Sea Vegetables as a Source of Mineral Nutrition
In the two countries where people enjoy the longest lifespans, Japan and Iceland, kelp is an everyday part of the diet. You won't find kelp bars or all-you-can-eat kelp buffets in either nation, but just a small amount of kelp, 15 grams (1/2 oz) a day or less, keeps your body supplied with iodine, selenium, manganese, chromium, copper, zinc, and vanadium.
What is kelp good for? Here are some additional key facts about kelp:
- If you just can't find fresh or frozen kelp, take dehydrated kelp tablets instead.
- Fresh kelp helps keep you regular, but you don't need a big bowl every day. Just a 3-tablespoon (15 g) serving of kelp salad or a few strips of kombu kelp added to your soup is enough.
- Kelp helps rehydration. Make soups and broths with kelp for rehydration after diarrhea or excessive exposure to heat and sun.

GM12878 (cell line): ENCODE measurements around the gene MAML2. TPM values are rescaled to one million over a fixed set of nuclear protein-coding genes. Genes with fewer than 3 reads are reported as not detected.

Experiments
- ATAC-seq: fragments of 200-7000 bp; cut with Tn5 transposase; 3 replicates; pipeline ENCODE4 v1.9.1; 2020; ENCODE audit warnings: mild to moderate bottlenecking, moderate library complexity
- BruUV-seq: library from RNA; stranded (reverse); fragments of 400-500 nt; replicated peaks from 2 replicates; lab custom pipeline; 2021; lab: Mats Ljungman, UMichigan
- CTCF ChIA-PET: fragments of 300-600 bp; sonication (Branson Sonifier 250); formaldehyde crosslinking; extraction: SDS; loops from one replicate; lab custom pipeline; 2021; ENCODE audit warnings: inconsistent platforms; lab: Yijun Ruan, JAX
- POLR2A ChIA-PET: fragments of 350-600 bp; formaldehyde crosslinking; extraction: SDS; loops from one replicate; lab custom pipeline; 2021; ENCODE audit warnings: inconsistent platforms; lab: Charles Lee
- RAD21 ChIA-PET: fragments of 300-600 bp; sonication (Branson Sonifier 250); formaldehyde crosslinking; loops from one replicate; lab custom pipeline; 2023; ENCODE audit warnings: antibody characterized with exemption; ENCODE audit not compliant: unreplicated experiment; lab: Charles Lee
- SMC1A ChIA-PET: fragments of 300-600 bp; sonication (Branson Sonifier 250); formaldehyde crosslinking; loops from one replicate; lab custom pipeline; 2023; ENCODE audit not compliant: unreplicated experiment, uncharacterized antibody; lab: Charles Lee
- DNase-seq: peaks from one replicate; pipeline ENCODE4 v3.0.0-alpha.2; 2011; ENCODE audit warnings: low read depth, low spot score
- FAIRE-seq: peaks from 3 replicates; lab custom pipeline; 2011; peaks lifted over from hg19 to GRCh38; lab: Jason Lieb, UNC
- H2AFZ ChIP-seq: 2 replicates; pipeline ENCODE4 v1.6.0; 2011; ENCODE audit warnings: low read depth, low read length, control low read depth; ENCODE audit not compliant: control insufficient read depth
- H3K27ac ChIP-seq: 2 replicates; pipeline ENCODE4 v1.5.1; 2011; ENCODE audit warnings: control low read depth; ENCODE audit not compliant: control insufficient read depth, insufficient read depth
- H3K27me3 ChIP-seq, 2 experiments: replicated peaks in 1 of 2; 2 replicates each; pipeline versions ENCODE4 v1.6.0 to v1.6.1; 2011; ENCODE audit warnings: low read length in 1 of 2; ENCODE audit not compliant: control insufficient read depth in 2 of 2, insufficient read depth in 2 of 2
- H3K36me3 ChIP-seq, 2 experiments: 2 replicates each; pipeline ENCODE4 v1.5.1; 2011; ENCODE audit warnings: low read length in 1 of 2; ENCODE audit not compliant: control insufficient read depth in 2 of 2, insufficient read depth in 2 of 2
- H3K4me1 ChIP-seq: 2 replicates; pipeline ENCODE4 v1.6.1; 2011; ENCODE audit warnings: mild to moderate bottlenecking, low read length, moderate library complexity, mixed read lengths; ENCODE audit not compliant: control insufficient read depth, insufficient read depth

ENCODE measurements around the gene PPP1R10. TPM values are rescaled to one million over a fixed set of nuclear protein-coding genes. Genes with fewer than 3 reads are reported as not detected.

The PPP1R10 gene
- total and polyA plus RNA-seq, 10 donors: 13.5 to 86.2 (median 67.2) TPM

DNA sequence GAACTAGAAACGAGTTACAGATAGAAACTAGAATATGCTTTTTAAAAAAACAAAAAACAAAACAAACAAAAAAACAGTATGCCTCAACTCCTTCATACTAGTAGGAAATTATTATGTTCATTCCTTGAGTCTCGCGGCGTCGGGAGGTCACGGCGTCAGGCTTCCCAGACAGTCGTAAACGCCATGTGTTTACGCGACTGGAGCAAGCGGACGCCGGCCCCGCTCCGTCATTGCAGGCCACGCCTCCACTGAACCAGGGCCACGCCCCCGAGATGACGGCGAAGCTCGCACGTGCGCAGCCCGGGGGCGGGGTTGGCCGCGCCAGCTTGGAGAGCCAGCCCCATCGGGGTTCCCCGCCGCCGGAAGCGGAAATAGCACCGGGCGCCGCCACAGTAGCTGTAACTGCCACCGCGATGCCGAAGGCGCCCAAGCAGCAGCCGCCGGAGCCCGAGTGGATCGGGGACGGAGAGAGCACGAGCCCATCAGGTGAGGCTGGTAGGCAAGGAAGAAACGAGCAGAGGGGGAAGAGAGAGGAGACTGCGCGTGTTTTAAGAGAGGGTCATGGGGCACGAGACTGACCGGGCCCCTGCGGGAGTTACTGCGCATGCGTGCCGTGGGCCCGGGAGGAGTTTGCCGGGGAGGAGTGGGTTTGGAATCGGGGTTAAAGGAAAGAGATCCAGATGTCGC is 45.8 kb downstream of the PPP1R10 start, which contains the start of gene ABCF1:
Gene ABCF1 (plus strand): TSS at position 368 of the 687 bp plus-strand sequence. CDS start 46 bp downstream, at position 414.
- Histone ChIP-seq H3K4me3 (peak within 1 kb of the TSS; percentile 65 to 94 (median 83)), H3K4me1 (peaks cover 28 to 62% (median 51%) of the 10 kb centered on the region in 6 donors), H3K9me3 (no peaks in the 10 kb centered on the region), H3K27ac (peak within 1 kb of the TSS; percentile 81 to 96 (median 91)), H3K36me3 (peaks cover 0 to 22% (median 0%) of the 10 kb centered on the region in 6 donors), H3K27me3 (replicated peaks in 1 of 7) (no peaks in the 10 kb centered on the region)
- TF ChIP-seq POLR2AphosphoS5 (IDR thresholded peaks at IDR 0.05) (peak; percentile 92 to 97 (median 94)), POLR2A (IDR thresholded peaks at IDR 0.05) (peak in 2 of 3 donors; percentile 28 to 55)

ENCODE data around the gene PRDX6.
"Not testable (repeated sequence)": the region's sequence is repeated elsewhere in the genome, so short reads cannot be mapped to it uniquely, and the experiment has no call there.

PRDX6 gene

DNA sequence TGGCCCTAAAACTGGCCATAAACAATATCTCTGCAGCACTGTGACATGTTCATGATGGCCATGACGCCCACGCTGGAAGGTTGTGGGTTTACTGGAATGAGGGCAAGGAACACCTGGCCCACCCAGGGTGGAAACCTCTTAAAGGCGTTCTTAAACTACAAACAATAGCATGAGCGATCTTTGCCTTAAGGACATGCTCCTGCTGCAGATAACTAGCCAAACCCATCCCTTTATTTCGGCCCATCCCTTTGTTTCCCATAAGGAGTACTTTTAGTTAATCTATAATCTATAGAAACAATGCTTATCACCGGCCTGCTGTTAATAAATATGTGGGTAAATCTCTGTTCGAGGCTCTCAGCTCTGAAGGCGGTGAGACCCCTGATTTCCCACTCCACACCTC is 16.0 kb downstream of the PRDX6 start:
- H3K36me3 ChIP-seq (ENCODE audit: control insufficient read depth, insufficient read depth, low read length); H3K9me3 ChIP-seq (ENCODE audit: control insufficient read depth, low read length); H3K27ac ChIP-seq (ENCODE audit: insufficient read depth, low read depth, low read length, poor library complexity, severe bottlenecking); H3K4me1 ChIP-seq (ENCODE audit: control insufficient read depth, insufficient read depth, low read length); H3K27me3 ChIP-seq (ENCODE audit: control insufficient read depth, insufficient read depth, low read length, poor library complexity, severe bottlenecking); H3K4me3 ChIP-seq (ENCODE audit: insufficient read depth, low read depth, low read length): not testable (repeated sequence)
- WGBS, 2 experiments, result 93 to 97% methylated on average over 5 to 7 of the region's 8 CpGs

- Kelp side effects are not unknown, but they only occur when people eat massive amounts of kelp, 4 oz (110 g) a day or more. The first sign you are eating too much kelp is your skin breaking out, due to excessive iodine. If you stop eating kelp and your skin clears up, then eating too much kelp was the problem.
More Kelp Related Articles
Kelp Benefits - Kelp is a variety of seaweed that can be found on rocky shores throughout the world. It is a natural food source that can be obtained from all good health stores.
Sea Kelp for Weight Loss - Sea kelp for weight loss is true; it can be a great source of fiber and calcium, as well as act as a mild laxative to stimulate colon cleansing.
Sea Kelp Side Effects - Though these seaweeds are basically good, users may also experience sea kelp side effects; get to know them so you'd know when what you're feeling is normal or not.
Kelp and Thyroid - There is indeed a direct correlation between kelp and thyroid, where the former provides enough iodine for proper thyroid function.
Kelp Supplements - You require kelp supplements if you have problems with your thyroid and weight.